The play-offs are inherently unfair. Obviously. A season's hard work boiled down to a handful of matches against teams that finished on different points is hardly a model of sporting balance. It's about revenue, particularly the big finals. In fact, it's a surprise that most British fans are so resigned to them. Where's our e-petition to Number 10, lads?
This season has been a particularly extreme example of why the play-offs are such a kick in the balls for sporting values, with the best-placed qualifier in each division going out to the lowest-placed in the semi-finals. I have no allegiances here – I possess no strong feelings on any of the Football League play-off qualifiers. But for Brighton & Hove Albion to finish 15 points clear of Sheffield Wednesday over the course of the season, then be knocked out by them over two legs, is kind of shitty. Ditto Barnsley seeing off Walsall, and Accrington Stanley falling to Wimbledon. And we all know it.
Brighton missed out on automatic promotion on goal difference; Walsall by a point; and Accrington on goal difference. All three put everything into the domestic campaigns, were objectively excellent, and missed out by a margin that basically boils down to luck, referees, and the British weather. After that, it's not a huge surprise that the wind went out of their sails. Even fans of the clubs that reached this weekend's finals will admit that they got lucky.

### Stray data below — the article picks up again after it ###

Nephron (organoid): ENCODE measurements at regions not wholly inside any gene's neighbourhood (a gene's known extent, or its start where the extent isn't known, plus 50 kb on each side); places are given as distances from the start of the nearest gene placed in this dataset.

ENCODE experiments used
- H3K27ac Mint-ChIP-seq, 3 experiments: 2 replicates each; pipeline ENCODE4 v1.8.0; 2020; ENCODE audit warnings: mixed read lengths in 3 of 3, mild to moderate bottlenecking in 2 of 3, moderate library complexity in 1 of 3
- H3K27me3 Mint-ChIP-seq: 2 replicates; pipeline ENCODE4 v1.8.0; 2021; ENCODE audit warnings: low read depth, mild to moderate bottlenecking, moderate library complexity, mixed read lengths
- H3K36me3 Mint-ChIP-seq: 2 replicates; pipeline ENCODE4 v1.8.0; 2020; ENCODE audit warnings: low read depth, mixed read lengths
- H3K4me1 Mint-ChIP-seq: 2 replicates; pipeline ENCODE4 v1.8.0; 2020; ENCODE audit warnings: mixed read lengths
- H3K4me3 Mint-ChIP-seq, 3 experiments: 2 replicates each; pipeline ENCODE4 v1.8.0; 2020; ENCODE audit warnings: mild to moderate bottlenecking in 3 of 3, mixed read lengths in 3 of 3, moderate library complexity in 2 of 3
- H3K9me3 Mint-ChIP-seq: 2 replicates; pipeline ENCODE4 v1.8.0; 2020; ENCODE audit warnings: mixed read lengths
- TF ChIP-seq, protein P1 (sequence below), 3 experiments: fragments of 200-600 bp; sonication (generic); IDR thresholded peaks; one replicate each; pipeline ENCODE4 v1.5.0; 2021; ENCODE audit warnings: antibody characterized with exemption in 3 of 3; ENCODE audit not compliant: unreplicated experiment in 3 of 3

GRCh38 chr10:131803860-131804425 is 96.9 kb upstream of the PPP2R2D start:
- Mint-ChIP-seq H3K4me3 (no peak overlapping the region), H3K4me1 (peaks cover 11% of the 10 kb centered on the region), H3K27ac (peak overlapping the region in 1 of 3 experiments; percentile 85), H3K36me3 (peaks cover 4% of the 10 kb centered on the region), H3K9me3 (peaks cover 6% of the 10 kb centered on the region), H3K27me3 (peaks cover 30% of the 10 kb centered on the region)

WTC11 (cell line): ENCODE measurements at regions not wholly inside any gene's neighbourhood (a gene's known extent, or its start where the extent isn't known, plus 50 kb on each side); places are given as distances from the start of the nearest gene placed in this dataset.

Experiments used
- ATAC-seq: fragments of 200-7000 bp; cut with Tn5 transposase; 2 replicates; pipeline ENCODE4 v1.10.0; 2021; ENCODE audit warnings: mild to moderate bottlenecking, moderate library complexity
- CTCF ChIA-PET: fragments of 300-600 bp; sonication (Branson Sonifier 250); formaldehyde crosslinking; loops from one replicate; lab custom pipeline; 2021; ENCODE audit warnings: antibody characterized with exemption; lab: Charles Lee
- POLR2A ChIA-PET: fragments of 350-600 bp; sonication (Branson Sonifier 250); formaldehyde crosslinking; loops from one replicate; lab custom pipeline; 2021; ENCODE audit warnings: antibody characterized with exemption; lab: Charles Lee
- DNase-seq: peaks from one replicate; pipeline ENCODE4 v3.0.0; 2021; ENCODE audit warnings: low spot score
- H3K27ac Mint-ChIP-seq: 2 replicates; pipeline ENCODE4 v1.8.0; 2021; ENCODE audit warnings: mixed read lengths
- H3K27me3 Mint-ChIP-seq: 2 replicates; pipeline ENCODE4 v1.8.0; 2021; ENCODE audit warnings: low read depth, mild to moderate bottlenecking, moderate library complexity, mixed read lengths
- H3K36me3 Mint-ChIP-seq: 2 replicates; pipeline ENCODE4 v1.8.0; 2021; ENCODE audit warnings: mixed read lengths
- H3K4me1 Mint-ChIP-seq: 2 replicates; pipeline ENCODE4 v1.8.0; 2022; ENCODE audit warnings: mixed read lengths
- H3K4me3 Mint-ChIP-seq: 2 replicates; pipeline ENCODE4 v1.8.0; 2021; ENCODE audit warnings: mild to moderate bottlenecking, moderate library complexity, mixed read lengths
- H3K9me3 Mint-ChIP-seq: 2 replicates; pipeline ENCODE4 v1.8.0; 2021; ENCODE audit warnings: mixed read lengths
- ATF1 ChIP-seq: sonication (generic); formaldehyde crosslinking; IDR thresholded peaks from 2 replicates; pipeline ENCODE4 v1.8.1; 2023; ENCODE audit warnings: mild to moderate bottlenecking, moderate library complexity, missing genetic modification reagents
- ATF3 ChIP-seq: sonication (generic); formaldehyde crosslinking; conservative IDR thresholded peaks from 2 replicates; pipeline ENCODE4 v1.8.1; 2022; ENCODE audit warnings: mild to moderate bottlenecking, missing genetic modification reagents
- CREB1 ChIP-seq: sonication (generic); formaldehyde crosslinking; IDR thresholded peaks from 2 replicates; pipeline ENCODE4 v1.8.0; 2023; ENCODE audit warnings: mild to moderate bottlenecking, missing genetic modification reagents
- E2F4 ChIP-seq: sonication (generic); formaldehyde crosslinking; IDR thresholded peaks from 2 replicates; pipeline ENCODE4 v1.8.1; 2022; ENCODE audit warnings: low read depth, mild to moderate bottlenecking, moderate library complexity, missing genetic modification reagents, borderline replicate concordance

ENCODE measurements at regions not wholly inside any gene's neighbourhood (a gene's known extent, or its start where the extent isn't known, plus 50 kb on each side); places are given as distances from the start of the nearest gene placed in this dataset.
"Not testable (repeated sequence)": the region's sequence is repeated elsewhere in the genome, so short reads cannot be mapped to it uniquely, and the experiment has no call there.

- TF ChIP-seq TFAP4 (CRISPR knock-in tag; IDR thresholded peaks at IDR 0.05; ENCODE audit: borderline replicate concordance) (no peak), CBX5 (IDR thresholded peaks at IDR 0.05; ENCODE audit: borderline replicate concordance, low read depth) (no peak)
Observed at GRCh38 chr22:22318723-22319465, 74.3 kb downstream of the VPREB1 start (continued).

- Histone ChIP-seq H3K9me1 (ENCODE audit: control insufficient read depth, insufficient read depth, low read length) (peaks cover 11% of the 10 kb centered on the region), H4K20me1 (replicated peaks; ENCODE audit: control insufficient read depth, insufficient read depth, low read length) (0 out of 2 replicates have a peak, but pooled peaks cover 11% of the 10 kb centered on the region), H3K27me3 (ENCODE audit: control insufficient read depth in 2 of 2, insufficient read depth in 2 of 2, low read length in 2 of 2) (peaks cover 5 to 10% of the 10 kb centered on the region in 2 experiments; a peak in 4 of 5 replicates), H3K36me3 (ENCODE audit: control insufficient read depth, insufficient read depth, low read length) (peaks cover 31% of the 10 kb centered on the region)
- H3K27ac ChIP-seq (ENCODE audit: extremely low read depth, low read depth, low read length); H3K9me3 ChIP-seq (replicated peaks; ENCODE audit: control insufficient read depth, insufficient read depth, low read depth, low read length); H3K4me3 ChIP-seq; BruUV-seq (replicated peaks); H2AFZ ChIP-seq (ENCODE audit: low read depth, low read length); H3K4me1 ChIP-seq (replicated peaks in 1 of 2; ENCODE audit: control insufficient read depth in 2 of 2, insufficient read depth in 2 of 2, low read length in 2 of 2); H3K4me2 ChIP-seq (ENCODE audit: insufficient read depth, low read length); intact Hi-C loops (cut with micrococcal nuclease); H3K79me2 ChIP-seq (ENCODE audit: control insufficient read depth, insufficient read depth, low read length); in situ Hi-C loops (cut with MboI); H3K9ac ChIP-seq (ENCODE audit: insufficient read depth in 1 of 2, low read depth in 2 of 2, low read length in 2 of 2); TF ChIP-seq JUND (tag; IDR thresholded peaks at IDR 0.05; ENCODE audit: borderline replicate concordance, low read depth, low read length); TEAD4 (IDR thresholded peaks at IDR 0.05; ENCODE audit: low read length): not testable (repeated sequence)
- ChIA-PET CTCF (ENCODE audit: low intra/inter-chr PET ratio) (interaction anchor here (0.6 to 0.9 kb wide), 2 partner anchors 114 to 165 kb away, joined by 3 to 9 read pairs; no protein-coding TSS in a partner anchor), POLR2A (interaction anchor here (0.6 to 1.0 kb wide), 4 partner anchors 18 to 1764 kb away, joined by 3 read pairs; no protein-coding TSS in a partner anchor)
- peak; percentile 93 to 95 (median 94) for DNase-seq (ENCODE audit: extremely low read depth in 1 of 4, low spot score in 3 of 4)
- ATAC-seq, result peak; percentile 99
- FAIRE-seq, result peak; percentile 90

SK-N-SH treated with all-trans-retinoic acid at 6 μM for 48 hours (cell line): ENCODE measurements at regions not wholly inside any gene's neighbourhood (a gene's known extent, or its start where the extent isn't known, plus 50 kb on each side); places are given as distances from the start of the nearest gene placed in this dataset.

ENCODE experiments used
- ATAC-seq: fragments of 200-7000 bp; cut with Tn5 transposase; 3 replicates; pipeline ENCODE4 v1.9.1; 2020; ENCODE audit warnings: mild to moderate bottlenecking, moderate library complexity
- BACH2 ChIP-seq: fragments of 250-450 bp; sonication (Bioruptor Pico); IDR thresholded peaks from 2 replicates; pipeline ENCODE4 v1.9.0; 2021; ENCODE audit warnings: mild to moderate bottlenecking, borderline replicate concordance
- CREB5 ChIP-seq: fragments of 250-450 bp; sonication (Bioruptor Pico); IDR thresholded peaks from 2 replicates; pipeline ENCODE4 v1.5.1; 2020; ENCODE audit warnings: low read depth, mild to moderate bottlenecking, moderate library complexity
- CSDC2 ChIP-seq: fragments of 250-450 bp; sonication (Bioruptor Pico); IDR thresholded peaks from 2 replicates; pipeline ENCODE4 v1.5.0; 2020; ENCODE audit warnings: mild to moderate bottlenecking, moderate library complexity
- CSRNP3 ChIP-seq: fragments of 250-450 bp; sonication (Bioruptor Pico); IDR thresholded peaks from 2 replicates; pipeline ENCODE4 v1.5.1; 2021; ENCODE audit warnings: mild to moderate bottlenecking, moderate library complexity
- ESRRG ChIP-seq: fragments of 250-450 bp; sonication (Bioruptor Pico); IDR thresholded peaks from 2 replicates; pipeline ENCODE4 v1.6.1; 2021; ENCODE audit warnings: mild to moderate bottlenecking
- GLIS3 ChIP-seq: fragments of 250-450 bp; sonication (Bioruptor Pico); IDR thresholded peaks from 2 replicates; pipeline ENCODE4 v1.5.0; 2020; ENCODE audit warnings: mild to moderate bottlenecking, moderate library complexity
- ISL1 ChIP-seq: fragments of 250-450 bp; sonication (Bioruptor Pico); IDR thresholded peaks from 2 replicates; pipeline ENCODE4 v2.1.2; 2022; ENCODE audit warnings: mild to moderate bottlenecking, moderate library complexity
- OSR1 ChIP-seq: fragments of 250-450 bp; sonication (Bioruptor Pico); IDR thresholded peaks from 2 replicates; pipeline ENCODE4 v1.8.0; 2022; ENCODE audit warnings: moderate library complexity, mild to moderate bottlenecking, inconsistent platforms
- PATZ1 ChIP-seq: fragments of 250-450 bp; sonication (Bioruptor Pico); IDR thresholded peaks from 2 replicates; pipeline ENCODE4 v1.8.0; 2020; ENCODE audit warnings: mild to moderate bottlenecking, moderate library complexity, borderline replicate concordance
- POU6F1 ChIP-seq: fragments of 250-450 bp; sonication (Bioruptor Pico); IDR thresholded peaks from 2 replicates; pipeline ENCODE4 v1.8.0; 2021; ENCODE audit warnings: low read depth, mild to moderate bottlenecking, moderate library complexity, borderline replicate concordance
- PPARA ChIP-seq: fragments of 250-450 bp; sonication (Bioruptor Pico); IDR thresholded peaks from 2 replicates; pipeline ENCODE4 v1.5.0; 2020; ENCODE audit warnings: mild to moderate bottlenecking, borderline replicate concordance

Guess that's why they call it a lottery. So, rant over, let's release those balls…
LEAGUE TWO – Plymouth Argyle (5th) vs. AFC Wimbledon (7th) – Monday, 15:00
AFC Wimbledon are well liked across football for rising from the flames of the MK Dons debacle. The south-west London side have steadily climbed the divisions over the past 13 years, reaching the Football League in 2011. Led by former player Neal Ardley and with an actual Womble for a mascot, it's bloody tough to begrudge them a crack at League One – even if they did finish 10 points behind Accrington Stanley this term.